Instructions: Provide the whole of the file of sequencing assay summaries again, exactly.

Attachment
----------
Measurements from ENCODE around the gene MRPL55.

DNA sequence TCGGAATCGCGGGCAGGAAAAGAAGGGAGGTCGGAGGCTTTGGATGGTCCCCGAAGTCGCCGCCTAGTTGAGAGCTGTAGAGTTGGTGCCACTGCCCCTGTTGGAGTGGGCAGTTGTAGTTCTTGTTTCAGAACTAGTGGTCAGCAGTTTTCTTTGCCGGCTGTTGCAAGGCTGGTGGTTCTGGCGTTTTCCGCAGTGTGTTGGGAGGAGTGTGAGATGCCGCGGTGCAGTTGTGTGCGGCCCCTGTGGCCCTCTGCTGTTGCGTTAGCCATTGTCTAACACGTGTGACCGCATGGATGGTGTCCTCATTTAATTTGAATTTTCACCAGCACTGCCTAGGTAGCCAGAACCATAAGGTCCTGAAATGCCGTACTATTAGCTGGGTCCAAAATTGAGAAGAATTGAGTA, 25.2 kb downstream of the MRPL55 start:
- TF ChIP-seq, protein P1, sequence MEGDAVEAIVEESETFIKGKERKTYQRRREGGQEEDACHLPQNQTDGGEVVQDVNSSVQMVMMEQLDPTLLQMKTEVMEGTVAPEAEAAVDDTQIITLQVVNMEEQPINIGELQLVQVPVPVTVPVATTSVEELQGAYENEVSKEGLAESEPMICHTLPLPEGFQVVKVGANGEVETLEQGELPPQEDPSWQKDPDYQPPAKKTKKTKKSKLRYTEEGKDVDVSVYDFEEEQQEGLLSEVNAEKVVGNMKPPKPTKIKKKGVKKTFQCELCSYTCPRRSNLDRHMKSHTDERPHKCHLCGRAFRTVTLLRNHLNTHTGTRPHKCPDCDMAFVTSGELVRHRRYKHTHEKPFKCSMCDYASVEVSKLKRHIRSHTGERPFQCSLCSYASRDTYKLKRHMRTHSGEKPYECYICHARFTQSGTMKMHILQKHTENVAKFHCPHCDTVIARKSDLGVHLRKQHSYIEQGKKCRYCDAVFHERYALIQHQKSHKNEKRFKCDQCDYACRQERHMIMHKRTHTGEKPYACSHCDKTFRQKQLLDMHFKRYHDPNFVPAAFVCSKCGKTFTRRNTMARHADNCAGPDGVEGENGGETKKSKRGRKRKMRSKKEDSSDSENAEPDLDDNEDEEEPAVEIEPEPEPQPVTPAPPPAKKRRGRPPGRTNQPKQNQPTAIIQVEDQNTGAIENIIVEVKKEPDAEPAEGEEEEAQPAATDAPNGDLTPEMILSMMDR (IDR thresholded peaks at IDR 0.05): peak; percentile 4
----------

Measurements from ENCODE around the gene MRPL55.

DNA sequence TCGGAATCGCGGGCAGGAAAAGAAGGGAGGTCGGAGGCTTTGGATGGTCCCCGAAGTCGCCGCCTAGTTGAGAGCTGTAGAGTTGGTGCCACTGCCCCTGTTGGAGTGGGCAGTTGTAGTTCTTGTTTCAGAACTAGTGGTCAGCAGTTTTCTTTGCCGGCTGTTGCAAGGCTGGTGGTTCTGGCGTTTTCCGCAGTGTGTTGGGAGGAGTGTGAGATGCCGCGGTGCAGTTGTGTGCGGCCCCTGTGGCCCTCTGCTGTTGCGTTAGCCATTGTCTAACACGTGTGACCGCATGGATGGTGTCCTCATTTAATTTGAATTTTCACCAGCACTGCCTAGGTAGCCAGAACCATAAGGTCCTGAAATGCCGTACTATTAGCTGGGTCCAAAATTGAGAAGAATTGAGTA, 25.2 kb downstream of the MRPL55 start:
- TF ChIP-seq, protein P1, sequence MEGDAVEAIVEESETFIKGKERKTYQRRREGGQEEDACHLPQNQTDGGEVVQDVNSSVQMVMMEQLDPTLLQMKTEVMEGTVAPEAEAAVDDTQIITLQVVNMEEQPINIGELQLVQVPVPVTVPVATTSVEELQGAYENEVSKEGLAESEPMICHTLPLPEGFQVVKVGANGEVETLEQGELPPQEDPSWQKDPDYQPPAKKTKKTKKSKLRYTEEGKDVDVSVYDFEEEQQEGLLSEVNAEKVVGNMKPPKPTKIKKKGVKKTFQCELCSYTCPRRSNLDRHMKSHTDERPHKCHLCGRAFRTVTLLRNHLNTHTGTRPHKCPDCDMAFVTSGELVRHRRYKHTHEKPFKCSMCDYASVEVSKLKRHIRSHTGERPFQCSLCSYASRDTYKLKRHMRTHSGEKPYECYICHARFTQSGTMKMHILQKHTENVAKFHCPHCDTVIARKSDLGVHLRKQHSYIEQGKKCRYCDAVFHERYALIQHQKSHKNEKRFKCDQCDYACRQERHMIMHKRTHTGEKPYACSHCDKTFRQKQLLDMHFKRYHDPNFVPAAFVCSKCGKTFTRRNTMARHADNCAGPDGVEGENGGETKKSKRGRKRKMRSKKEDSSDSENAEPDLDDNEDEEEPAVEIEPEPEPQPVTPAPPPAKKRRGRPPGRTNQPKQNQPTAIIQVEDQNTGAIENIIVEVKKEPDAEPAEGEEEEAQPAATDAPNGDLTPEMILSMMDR (IDR thresholded peaks at IDR 0.05): peak; percentile 4